Spend a little time around pizza chefs, and you will quickly learn that they are extremely serious about their craft. The typical pizzaiolo is only too happy to engage you in a long and detailed discussion about ingredients, cooking techniques, and the longstanding rivalry between the Neapolitan and Roman versions of everyone’s favourite treat.
This passion for authenticity and the highest standards took the pizza makers of Naples all the way to the European Parliament, where they lobbied for, and received a Protected Designation of Origin, or PDO, which lays out the requirements a pizza must meet to be considered an official Neapolitan Pizza.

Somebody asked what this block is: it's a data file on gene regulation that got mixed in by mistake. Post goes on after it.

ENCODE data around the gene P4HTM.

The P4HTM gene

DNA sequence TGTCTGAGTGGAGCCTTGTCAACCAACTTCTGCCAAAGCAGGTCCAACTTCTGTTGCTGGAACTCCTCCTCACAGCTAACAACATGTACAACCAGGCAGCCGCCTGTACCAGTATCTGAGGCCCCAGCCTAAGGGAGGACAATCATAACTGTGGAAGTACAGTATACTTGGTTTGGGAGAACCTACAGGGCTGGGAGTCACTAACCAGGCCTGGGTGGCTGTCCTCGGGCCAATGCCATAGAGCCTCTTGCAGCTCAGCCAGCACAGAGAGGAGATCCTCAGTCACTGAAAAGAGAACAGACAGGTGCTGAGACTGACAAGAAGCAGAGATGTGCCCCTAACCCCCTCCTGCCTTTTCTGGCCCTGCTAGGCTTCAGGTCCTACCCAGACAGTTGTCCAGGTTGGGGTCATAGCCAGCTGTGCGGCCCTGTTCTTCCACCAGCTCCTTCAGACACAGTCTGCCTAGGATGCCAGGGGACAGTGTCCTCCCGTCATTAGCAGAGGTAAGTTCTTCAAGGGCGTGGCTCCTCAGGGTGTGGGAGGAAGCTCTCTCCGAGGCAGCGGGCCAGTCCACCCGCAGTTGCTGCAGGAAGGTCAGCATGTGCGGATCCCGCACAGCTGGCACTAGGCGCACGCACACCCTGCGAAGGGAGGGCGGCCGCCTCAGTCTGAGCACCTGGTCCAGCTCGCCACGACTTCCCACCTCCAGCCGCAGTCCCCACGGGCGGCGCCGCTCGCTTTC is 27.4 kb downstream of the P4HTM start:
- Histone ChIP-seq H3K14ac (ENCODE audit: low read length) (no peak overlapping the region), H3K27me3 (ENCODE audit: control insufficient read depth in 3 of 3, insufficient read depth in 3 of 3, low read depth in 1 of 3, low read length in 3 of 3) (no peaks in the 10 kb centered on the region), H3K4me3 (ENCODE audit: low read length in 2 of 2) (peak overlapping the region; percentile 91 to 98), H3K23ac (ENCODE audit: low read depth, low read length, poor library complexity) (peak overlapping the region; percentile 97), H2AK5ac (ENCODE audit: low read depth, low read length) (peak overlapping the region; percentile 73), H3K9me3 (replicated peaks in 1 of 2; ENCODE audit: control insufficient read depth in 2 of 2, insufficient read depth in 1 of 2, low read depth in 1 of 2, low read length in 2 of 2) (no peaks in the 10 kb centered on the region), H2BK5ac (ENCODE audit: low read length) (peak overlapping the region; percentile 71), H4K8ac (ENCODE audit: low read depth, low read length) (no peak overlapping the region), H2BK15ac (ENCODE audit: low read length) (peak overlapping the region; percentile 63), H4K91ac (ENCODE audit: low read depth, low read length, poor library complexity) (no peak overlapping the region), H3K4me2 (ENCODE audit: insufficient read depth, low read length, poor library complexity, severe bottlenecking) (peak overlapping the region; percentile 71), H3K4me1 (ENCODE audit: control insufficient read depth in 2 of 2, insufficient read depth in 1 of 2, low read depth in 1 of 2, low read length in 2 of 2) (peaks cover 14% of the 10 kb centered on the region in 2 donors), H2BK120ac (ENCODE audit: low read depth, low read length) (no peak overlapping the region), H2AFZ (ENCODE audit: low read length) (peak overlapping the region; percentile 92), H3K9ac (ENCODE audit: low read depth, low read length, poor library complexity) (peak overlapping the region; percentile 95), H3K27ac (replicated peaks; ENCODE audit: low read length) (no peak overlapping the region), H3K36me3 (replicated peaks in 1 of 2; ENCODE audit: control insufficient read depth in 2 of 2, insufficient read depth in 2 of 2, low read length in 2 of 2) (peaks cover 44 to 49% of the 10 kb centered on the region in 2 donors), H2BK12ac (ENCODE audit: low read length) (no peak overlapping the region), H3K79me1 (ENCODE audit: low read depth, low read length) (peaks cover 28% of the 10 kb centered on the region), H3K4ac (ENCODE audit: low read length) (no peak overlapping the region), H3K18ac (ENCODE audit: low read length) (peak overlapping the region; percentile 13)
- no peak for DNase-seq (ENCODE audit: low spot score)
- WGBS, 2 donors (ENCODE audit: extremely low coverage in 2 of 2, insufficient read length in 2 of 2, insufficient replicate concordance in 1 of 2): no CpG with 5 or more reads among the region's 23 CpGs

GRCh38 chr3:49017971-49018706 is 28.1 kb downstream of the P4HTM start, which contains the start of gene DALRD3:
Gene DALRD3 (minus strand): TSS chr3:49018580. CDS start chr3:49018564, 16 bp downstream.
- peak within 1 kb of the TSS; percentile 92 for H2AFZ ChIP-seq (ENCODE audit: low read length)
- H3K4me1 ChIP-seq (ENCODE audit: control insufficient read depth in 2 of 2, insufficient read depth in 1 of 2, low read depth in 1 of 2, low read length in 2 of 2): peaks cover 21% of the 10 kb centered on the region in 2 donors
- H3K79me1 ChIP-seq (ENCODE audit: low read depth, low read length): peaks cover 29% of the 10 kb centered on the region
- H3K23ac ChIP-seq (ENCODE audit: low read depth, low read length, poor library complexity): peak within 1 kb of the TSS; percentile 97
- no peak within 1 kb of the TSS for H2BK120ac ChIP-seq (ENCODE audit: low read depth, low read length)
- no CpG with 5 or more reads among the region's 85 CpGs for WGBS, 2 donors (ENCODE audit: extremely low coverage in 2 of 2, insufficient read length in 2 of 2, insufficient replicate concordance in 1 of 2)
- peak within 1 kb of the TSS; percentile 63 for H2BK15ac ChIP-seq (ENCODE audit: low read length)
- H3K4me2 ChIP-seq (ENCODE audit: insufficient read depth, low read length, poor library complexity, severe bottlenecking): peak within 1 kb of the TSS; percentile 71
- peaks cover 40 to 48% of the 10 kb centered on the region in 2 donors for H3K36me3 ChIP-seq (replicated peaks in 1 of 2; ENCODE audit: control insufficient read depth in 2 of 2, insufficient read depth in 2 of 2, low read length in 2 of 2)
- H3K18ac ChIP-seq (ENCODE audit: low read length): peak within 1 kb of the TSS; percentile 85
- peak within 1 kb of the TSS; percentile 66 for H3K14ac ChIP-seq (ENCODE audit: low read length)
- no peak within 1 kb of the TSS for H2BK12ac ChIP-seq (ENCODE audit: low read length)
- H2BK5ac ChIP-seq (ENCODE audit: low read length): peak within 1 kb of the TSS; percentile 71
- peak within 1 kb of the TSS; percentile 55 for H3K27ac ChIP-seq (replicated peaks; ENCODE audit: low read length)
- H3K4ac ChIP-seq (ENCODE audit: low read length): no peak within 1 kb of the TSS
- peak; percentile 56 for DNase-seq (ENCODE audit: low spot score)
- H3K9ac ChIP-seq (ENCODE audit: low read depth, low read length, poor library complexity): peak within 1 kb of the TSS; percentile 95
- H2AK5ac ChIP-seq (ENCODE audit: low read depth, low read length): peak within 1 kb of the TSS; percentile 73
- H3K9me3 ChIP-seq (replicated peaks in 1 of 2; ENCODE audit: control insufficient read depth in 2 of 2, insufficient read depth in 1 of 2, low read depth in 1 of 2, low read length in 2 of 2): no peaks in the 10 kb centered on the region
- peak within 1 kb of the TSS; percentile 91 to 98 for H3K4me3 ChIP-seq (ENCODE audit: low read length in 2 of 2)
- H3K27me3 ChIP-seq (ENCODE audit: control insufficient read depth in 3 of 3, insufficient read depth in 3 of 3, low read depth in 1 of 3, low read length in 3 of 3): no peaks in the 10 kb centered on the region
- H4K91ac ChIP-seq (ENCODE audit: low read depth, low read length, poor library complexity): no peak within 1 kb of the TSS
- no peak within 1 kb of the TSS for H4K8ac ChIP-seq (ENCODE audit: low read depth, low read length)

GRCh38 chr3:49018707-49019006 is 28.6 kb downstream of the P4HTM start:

A genuine Neapolitan pizza can only be made with San Marzano tomatoes, which are grown in the vocanic soil to the south of Mount Vesuvius. The dough must be made with type 0 or 00 flour, Neapolitan yeast, salt and water. Finally, the cheese must be Mozzarella di Bufala Campana, which can only be made from the milk of water buffalo that have been raised in a semi-wild state in the marshy areas around Campania and Lazio.
The dough must be kneaded and rolled out by hand (no rolling pins allowed!), and must be no more than 3 millimeters thick. To qualify as authentic under the EU’s PDO, the pizza must then be baked in a stone oven over an oakwood fire for 60-90 seconds at 905 degrees Farenheit, or until it is soft, elastic, tender and fragrant.
Only by meeting all of the above standards can a pizza call itself an official Neapolitan pizza, but it’s a safe bet that nobody needs the EU to tell them that pizza is a delicious, tummy-warming treat that people all around the world can enjoy!
Writer: Robbie Dillon